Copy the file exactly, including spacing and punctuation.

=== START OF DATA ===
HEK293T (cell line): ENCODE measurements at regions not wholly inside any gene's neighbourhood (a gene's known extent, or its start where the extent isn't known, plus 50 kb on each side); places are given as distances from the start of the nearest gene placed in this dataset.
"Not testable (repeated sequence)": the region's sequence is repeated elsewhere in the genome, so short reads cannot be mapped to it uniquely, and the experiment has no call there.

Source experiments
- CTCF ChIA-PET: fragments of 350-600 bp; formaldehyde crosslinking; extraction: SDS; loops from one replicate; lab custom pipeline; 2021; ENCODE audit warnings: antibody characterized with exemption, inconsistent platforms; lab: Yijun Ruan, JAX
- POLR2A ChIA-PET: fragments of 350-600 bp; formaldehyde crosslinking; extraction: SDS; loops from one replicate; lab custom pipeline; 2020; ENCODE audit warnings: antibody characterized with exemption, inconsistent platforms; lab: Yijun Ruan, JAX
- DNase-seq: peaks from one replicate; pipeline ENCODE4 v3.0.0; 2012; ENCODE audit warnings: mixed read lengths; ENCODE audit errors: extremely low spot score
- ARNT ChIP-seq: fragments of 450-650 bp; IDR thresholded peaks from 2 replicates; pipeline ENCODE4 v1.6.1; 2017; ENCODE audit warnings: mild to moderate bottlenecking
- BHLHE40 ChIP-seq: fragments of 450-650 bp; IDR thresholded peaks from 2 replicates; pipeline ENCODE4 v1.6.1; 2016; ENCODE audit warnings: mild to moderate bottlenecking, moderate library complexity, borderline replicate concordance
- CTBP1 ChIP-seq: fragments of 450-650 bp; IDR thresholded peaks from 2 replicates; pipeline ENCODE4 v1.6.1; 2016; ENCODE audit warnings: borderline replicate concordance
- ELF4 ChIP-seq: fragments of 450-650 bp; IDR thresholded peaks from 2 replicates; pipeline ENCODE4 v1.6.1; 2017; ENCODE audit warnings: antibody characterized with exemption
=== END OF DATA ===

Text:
HEK293T (cell line): ENCODE measurements at regions not wholly inside any gene's neighbourhood (a gene's known extent, or its start where the extent isn't known, plus 50 kb on each side); places are given as distances from the start of the nearest gene placed in this dataset.
"Not testable (repeated sequence)": the region's sequence is repeated elsewhere in the genome, so short reads cannot be mapped to it uniquely, and the experiment has no call there.

Source experiments
- CTCF ChIA-PET: fragments of 350-600 bp; formaldehyde crosslinking; extraction: SDS; loops from one replicate; lab custom pipeline; 2021; ENCODE audit warnings: antibody characterized with exemption, inconsistent platforms; lab: Yijun Ruan, JAX
- POLR2A ChIA-PET: fragments of 350-600 bp; formaldehyde crosslinking; extraction: SDS; loops from one replicate; lab custom pipeline; 2020; ENCODE audit warnings: antibody characterized with exemption, inconsistent platforms; lab: Yijun Ruan, JAX
- DNase-seq: peaks from one replicate; pipeline ENCODE4 v3.0.0; 2012; ENCODE audit warnings: mixed read lengths; ENCODE audit errors: extremely low spot score
- ARNT ChIP-seq: fragments of 450-650 bp; IDR thresholded peaks from 2 replicates; pipeline ENCODE4 v1.6.1; 2017; ENCODE audit warnings: mild to moderate bottlenecking
- BHLHE40 ChIP-seq: fragments of 450-650 bp; IDR thresholded peaks from 2 replicates; pipeline ENCODE4 v1.6.1; 2016; ENCODE audit warnings: mild to moderate bottlenecking, moderate library complexity, borderline replicate concordance
- CTBP1 ChIP-seq: fragments of 450-650 bp; IDR thresholded peaks from 2 replicates; pipeline ENCODE4 v1.6.1; 2016; ENCODE audit warnings: borderline replicate concordance
- ELF4 ChIP-seq: fragments of 450-650 bp; IDR thresholded peaks from 2 replicates; pipeline ENCODE4 v1.6.1; 2017; ENCODE audit warnings: antibody characterized with exemption